• Finally – many GA aircraft are equipped with autopilot systems. These valuable crew members can take care of basic wing leveling and, in many cases, navigation tasks while you’re attending to other matters but you have to know how to use them: (Click)Make sure your autopilot system is properly maintained and functions properly. (Click)Practice using the autopilot in all modes and functions. (Click)Don’t neglect your hand flying skills. They deteriorate quickly. Many pilots recommend hand flying alternating between hand flown and autopilot approaches. We recommend 2 hand flown approaches for each autopilot approach.(Next Slide)
  • Presentation Note: You may wish to provide your contact information and main FSDO phone number here. Modify with Your information or leave blank. (Next Slide)

Topic of the Month (14-02): Single Pilot CRM Topic of the Month (14-02): Single Pilot CRM Presentation Transcript

  • Topic of the Month Single Pilot CRM Presented to: Pilots By: The National FAASTeam & the GAJSC (General Aviation Joint Steering Committee) Date: February 2014 Federal Aviation Administration
  • Welcome • • • • • • Exits Restrooms Emergency Evacuation Breaks Sponsor Acknowledgment Other information February Topic of the Month Single-pilot Crew Resource Management Federal Aviation Administration 2
  • Overview • • • • CRM History Safety Benefits of CRM Present & Future CRM Technologies How GA pilots can use CRM today February Topic of the Month Single-pilot Crew Resource Management Federal Aviation Administration 3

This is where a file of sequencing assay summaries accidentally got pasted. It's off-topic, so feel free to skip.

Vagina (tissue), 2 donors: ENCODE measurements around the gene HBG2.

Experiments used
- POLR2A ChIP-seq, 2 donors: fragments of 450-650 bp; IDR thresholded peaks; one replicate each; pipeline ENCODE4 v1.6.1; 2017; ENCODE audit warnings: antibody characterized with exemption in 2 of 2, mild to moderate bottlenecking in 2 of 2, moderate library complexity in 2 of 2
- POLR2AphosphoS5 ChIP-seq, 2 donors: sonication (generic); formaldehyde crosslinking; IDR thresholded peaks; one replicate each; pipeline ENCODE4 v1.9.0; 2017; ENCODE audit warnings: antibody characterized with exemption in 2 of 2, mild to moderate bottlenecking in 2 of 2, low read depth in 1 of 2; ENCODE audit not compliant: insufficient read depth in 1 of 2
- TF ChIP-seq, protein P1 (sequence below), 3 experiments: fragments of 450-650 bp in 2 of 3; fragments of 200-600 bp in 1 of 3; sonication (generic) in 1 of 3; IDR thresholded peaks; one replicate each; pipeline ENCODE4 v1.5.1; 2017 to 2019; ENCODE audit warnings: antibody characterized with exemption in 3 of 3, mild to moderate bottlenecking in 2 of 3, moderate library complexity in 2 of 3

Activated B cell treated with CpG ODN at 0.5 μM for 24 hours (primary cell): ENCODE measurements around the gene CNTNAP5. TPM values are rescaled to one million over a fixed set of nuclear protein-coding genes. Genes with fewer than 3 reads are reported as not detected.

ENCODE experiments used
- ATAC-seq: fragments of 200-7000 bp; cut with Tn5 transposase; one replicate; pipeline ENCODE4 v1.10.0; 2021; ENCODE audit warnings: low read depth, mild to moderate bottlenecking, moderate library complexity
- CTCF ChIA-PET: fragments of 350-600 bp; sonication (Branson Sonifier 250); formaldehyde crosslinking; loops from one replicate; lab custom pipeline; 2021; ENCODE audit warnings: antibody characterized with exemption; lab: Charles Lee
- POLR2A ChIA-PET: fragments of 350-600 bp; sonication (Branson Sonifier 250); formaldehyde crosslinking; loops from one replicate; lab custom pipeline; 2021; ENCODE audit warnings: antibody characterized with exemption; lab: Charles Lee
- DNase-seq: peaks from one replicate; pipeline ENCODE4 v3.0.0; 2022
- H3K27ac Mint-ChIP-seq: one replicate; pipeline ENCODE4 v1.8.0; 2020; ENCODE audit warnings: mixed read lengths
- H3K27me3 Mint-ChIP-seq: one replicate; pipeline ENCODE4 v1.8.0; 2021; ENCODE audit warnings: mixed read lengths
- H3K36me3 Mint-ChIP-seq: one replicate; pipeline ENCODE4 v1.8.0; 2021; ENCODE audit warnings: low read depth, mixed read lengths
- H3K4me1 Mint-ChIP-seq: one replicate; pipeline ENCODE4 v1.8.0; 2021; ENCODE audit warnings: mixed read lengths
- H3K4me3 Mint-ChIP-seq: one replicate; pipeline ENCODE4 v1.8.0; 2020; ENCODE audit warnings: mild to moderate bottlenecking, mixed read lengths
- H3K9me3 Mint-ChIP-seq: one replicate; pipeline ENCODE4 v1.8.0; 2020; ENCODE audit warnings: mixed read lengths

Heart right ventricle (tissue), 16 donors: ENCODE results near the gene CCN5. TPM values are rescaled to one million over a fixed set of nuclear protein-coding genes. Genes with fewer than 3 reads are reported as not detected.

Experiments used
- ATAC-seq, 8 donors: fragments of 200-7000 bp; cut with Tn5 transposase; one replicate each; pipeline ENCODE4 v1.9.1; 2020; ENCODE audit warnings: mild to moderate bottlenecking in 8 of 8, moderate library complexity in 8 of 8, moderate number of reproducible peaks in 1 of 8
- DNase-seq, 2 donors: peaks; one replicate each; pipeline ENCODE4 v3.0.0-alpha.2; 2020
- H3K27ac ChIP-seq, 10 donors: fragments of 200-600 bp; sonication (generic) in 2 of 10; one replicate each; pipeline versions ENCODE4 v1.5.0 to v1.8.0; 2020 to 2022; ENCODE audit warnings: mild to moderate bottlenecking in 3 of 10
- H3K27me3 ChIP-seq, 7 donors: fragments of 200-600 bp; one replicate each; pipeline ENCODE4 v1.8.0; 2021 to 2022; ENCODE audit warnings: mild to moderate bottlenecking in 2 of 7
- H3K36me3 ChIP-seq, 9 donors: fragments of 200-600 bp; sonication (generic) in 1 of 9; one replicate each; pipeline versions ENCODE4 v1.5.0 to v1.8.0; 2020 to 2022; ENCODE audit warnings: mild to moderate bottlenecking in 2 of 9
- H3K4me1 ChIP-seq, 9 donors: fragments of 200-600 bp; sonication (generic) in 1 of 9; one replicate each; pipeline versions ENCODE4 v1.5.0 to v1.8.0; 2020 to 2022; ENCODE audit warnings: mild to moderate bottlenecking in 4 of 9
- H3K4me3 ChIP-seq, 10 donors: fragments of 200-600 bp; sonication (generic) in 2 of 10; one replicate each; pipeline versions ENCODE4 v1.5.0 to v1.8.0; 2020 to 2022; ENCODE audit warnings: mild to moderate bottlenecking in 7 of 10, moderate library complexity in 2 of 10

• Crew Resource Management (CRM) February Topic of the Month Single-pilot Crew Resource Management Federal Aviation Administration 4
  • Flight Dispatch & Flight Following February Topic of the Month Single-pilot Crew Resource Management Federal Aviation Administration 5
  • Automation Resources February Topic of the Month Single-pilot Crew Resource Management Federal Aviation Administration 6
  • Preflight Resources February Topic of the Month Single-pilot Crew Resource Management Federal Aviation Administration 7
  • Passengers • Set Pax. Expectations – Preflight brief – Safety items – Sterile cockpit • Give them jobs to do – – – – February Topic of the Month Single-pilot Crew Resource Management Traffic lookout Chart holder Checklist reader Zoo keeper Federal Aviation Administration 8
  • In-flight Resources February Topic of the Month Single-pilot Crew Resource Management Federal Aviation Administration 9
  • Tablet Apps February Topic of the Month Single-pilot Crew Resource Management Federal Aviation Administration 10
  • •Autopilot systems • AP Maintenance • Practice w/all modes & functions • Don’t neglect hand flying skills February Topic of the Month Single-pilot Crew Resource Management Federal Aviation Administration 11
  • References • Aviation Risk Management Handbook (FAA-H-80832) – Chapter Six – www.faa.gov/regulations_policies/handbooks.../faah-8083-2.pdf • Article – Managing Yourself – Flight Training Magazine December 2000 – http://flighttraining.aopa.org/magazine/2000/Decemb er/200012_Features_Managing_Yourself.html February Topic of the Month Single-pilot Crew Resource Management Federal Aviation Administration 12
  • Questions? February Topic of the Month Single-pilot Crew Resource Management Federal Aviation Administration 13
  • Topic of the Month February Single-pilot CRM Presented to: Pilots By: The National FAASTeam & the GAJSC (General Aviation Joint Steering Committee) Date: February 2014 Federal Aviation Administration